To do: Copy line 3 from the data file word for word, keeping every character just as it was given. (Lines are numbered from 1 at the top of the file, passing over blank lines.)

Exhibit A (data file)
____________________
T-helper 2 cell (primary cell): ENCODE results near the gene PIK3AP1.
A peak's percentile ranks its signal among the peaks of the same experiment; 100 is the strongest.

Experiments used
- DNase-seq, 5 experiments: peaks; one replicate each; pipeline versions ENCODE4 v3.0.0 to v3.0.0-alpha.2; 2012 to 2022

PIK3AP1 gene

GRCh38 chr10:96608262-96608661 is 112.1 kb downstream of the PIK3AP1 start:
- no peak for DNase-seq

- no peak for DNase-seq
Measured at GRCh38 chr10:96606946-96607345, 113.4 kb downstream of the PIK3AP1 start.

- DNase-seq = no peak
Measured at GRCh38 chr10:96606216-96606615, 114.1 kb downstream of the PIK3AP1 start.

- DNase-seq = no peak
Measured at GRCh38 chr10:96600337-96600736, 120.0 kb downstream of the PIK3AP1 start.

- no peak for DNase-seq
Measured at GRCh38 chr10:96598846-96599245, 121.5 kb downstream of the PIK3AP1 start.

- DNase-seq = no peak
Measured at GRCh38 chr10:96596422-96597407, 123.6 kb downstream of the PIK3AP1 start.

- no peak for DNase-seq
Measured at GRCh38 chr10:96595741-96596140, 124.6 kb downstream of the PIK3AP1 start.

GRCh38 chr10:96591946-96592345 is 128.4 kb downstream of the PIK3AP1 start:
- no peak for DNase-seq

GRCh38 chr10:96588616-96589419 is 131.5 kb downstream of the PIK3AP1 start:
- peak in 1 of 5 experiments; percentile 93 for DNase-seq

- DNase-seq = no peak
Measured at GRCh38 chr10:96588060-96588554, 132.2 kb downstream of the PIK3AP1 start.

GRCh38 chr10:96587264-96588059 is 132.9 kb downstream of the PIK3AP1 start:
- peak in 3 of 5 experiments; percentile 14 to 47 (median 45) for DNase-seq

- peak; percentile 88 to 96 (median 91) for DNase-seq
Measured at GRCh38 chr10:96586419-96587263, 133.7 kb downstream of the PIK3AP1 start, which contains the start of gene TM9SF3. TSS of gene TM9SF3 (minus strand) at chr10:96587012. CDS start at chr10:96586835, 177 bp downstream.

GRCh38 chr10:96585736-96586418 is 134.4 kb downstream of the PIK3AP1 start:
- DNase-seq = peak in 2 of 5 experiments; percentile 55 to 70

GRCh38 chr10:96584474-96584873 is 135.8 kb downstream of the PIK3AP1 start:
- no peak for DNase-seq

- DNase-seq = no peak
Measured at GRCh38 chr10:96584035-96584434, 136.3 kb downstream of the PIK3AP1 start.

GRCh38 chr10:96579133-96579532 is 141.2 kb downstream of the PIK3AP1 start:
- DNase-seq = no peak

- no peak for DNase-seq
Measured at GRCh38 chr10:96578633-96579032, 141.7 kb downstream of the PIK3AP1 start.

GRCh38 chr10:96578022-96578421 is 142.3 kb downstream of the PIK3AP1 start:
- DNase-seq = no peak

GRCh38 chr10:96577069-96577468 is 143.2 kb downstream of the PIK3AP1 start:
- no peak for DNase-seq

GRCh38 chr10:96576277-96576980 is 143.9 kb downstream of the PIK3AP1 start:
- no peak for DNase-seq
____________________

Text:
Experiments used